Lan­guage:

San Francisco Chronicle Late Edition - - FRONT PAGE -

Ba­boon barks are found to have dis­tinct hu­man-like vowel sounds.

PARIS — Ba­boon grunts and mat­ing calls may hold se­crets about hu­man speech, ac­cord­ing to a new study sug­gest­ing that the ori­gins of hu­man lan­guage could reach back as much as 25 mil­lion years.

The barks, yacks and wa-hoos of the Guinea ba­boons re­veal dis­tinct hu­man-like vowel sounds, ac­cord­ing to the study pub­lished Wed­nes­day in the jour­nal Plos One by sci­en­tists from six uni­ver­si­ties in France and Alabama.

The au­thors, led by Dr. Louis-Jean Boe of Greno­ble Alpes Univer­sity, stud­ied the acous­tics of 1,335 ba­boon sounds and the an­i­mals’ tongue anatomy.

They cast doubt on the­o­ries that lan­guage de­vel­oped only af­ter the ap­pear­ance of hu­manoids with a low lar­ynx. In­stead, they say their re­search sug­gests that the hu­man vo­cal sys­tem de­vel­oped from abil­i­ties al­ready present in an­ces­tors such as the Guinea ba­boon.

They also found sim­i­lar mus­cles in ba­boon tongues as hu­man tongues — which are key to our abil­ity to make vowel sounds.

“Lan­guage is a key dif­fer­ence be­tween hu­mans and the rest of the nat­u­ral world, but the ori­gin of our speech re­mains one of the great­est mys­ter­ies of science,” the sci­en­tists wrote.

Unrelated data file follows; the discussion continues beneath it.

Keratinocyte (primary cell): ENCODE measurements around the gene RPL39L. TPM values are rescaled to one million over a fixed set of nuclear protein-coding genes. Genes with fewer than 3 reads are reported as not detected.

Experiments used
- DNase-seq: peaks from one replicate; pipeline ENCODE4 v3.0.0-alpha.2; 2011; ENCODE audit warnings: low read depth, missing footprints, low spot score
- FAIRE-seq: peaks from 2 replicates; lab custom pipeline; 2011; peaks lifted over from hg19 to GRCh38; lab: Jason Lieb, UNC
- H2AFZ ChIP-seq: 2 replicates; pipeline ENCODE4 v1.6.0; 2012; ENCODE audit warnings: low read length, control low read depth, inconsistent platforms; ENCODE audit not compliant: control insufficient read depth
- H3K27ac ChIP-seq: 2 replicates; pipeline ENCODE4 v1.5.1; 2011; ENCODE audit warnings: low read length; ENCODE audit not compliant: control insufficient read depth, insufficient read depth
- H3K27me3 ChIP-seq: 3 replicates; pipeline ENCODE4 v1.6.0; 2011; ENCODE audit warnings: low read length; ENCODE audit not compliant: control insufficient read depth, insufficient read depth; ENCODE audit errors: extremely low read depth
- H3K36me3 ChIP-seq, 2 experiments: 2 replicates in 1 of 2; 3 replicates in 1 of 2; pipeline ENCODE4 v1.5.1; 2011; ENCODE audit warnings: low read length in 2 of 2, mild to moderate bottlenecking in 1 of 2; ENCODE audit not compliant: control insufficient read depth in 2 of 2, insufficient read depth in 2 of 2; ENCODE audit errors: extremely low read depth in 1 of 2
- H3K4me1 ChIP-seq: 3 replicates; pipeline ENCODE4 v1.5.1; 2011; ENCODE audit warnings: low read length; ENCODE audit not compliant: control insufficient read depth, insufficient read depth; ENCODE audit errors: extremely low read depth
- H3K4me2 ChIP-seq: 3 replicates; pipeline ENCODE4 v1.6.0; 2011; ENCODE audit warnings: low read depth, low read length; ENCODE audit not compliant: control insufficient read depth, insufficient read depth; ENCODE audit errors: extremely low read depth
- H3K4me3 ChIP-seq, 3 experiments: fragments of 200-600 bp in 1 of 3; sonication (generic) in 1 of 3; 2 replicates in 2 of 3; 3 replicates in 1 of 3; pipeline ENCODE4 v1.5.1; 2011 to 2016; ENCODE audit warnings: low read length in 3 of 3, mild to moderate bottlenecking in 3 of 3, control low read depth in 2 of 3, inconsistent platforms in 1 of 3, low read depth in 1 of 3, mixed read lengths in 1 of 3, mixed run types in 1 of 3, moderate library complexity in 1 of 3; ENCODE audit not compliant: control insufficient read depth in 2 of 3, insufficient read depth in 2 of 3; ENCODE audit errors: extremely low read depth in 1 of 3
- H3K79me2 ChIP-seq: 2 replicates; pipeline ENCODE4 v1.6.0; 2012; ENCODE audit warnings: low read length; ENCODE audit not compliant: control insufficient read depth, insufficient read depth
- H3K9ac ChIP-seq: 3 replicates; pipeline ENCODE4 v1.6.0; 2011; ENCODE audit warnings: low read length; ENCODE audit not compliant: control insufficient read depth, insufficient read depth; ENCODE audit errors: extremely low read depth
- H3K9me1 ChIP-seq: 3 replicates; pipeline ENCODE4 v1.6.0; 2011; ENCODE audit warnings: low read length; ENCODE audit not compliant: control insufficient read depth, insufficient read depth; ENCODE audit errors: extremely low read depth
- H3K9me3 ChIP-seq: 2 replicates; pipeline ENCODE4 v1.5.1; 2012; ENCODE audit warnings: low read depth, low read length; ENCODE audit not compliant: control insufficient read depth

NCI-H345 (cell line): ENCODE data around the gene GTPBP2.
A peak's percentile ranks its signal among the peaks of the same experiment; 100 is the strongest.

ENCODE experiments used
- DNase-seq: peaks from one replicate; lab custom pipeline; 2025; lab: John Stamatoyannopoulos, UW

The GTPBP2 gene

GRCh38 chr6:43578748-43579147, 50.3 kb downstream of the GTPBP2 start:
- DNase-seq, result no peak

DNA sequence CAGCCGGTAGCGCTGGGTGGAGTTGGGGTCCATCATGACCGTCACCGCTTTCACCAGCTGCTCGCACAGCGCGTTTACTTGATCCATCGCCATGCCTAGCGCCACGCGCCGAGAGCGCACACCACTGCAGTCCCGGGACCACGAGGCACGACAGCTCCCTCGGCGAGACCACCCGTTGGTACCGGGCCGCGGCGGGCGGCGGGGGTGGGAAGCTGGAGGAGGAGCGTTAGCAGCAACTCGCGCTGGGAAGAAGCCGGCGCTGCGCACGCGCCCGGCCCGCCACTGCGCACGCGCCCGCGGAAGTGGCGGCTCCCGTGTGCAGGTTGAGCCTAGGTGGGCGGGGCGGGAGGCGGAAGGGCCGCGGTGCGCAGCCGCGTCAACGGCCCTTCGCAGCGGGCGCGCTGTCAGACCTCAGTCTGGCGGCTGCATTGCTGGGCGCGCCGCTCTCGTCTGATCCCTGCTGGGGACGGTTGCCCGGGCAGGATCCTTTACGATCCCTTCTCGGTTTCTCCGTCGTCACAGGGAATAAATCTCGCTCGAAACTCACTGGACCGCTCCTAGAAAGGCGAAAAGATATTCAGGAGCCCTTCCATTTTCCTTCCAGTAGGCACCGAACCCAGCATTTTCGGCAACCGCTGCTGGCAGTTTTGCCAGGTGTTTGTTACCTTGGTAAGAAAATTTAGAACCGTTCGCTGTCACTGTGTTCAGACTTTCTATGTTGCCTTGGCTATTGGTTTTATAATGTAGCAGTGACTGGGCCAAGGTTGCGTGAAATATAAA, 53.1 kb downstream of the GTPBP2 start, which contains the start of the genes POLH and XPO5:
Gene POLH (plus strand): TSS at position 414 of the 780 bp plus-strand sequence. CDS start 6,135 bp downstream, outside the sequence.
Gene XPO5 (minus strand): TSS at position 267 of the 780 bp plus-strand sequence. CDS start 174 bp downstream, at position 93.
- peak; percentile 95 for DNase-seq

“The ev­i­dence de­vel­oped in this study does not sup­port the hy­poth­e­sis of the re­cent, sud­den, and si­mul­ta­ne­ous ap­pear­ance of lan­guage and speech in mod­ern Homo sapi­ens,” the study says. “It sug­gests that spo­ken lan­guages evolved from an­cient ar­tic­u­la­tory skills al­ready present in our last com­mon an­ces­tor ... about 25 mil­lion years ago.”

The au­thors say the find­ings “re­veal a loose par­al­lel be­tween hu­man vow­els” and ba­boon vo­cal­iza­tions pro­duced in such com­mu­ni­ca­tions as sound­ing alarm or call­ing to cop­u­late.

Pro­fes­sor Scott Moisik of the Max Planck In­sti­tute for Psy­cholin­guis­tics in the Nether­lands, who was not in­volved in the new study, said its find­ings fit with other re­search — and his own ex­pe­ri­ence lis­ten­ing to pri­mates in zoos and on­line an­i­mal videos.

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